Panama City was another destination that back in 1980 had a reputation of being dangerous for travelers. That said, I managed a pleasant stay there – taking the train along the Panama Canal as far as the Gatun Locks and then coming back. The juxtaposition between the upper middle class American territory of the canal and the decrepitude of Panama City was one of the sharpest divides that I had ever seen.
In retrospect, I am amazed at how many risks I took. The bus station from Panama City going towards Costa Rica to the city of David, was in one of the dodgier parts of town. Even though I had my backpack on, I decided to walk as briskly as I could through the six or seven blocks to the bus station. Later when I was on the bus, passengers told me that somebody noted that a thief with a knife was advancing on me as I walked towards the station. They said that all eyes were riveted as the thief got closer and closer until, shortly before my arrival at the station he could see the armed guard and thus turned away.
I continued up to David and on to Boquete in the Chiriqui Highlands. Once again, a hill station in the tropics felt like arrival in heaven, with its blessedly cooler temperatures.
My experiences in central America belied various travelers tales. I enjoyed visiting Central America, though I found Costa Rica to be among the least pleasant places. I am not sure why. That said, I stayed a while in San Jose, went to Quepos and Playa Manuel San Antonio and up to the mountain town of Cartago. Crossing from Costa Rica to Nicaragua in the summer of 1980 was fascinating. The Sandinistas had taken power less than one year earlier. What I found most surprising was the youth of the Sandinistas. The majority seemed to be teenagers. I stayed first in Granada, then spent more than a week in Managua. For whatever reason, some young backpackers and politicos were interested in observing the Sandinista revolution first hand. It followed many of the tenets of the Cuban revolution with the emphasis on education and health and egalitarianism. There was also socialist propaganda everywhere. Turbulence was already underway in this part of the world. I went up to Tegucigalpa, then took a bus to San Salvador, then in the middle of a civil war.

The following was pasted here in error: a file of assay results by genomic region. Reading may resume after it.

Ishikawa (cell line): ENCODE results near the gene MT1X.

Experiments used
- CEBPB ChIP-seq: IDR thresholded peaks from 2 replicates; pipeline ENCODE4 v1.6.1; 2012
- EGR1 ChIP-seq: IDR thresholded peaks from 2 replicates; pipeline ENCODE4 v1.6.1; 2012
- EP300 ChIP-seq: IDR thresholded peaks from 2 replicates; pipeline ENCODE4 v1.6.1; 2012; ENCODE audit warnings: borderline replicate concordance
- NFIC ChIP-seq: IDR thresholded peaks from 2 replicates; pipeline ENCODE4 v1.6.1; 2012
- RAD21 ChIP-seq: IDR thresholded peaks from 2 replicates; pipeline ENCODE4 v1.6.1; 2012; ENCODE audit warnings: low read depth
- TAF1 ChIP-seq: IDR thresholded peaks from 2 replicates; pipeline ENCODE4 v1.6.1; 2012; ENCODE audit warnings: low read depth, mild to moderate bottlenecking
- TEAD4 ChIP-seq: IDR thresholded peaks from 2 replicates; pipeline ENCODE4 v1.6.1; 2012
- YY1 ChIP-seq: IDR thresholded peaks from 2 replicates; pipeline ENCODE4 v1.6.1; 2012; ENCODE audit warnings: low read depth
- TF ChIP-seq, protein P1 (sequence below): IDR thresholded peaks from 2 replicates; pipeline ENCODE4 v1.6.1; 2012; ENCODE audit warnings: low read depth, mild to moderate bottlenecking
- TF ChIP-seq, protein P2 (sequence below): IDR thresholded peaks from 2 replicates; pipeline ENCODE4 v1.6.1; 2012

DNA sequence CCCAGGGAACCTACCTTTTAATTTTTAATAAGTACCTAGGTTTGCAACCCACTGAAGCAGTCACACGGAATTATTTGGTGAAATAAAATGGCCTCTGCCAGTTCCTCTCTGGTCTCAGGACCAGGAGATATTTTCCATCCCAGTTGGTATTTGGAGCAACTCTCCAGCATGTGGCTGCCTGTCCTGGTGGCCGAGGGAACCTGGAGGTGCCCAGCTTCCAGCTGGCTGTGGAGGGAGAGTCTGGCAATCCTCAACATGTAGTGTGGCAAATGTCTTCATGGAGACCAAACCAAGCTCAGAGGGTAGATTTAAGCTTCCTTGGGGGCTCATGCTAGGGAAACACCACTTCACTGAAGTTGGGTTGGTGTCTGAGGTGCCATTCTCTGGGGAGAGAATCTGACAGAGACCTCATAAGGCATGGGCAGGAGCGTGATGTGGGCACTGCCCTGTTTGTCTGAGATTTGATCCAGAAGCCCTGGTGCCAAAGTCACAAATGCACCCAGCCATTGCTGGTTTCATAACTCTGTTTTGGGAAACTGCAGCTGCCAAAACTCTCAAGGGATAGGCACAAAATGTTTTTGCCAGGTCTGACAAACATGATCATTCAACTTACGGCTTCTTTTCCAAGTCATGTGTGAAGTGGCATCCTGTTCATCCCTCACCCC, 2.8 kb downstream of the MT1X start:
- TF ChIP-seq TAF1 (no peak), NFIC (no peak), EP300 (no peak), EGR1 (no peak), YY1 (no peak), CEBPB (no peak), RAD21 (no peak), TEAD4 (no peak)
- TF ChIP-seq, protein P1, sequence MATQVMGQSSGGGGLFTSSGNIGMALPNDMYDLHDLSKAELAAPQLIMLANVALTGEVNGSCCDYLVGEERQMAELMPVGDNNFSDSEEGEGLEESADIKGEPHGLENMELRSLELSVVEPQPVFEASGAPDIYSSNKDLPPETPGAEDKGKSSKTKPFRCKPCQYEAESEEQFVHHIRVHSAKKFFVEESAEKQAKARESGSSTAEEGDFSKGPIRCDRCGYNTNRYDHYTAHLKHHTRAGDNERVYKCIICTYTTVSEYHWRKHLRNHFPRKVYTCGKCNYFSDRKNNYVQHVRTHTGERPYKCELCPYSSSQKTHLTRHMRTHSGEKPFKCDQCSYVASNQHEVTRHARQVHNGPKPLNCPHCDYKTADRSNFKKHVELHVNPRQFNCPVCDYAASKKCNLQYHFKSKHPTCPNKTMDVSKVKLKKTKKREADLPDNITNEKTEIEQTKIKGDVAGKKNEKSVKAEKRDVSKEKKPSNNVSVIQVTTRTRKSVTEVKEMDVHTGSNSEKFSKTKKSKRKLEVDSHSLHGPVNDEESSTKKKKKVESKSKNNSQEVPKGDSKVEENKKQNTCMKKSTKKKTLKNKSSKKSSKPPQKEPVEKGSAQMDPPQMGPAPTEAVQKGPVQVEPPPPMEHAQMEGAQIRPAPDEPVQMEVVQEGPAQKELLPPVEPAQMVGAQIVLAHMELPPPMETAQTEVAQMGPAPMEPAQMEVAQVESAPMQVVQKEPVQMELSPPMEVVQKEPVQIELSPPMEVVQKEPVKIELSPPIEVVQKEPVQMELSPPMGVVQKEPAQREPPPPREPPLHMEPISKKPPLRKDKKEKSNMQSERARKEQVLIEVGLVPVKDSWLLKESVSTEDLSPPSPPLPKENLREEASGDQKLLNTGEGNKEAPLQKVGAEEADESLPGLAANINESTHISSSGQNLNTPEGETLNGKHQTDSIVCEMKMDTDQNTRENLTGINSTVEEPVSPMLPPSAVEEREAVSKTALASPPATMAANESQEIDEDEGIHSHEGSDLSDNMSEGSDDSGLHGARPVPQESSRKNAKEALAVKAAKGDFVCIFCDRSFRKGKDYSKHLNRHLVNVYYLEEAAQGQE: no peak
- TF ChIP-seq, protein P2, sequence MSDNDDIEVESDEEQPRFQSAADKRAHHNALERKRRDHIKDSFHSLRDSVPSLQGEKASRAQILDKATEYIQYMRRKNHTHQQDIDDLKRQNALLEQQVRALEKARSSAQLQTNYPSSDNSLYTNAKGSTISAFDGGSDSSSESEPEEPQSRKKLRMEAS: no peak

The juxtaposition between what was happening in the countryside, the occasional bombing in the capital, mixed with fast food joints and people listening to disco everywhere. For whatever reason, they kept playing “Funky Town” over and over again. The following day I continued up to Guatemala.
I was at this point just going through the motions, but I remember my time in Guatemala and Chiapas as about the last point of really being fascinated by what I was seeing. Much of my time was spent enjoying both the architectural ruins and the absolutely fascinating cultural diversity in Guatemala, one of the richest in all of Latin America. I went to the travelers mecca of Lake Atitlan. Once in Guatemala, most other travelers were American on short two to three week visits. I spent some time in Panajachel and Santiago de Atitlan, then to Chichicastenango, Quetzaltenango, Huehuetenango and Todos Santos Cuchumatan.
From there I crossed up into Mexico to Comitan and San Cristobal de las Casaas, then up to Oaxaca and Mexico City. Now within the last three weeks, I purchased tickets to Jamaica, Haiti, the Dominican Republic and back to Toronto.
Jamaica was going through a very turbulent time, and I stayed only in Montego Bay and Negril. I then flew to Port-au-Prince and went up by tap-tap to Cap Haitien, visiting the Citadel and San Souci. Taptap travel in 1980 was excruciatingly uncomfortable. A few days later I continued on to Santo Domingo, just as one of the strongest Category 5 hurricanes, Hurricane Allen, was barrelling towards the capital. Fortunately it just grazed the island and other than a deluge of many centimetres of rain and medium winds, I did not have to go through that experience. In the Dominican Republic I met another young traveler interested in beetles, so we spent time together in a tiny place known as Rancho Arriba. I went up to Puerto Plata and the beach resort of Sosua, then stopped at Santiago, before returning to Santo Domingo and flying back to Canada.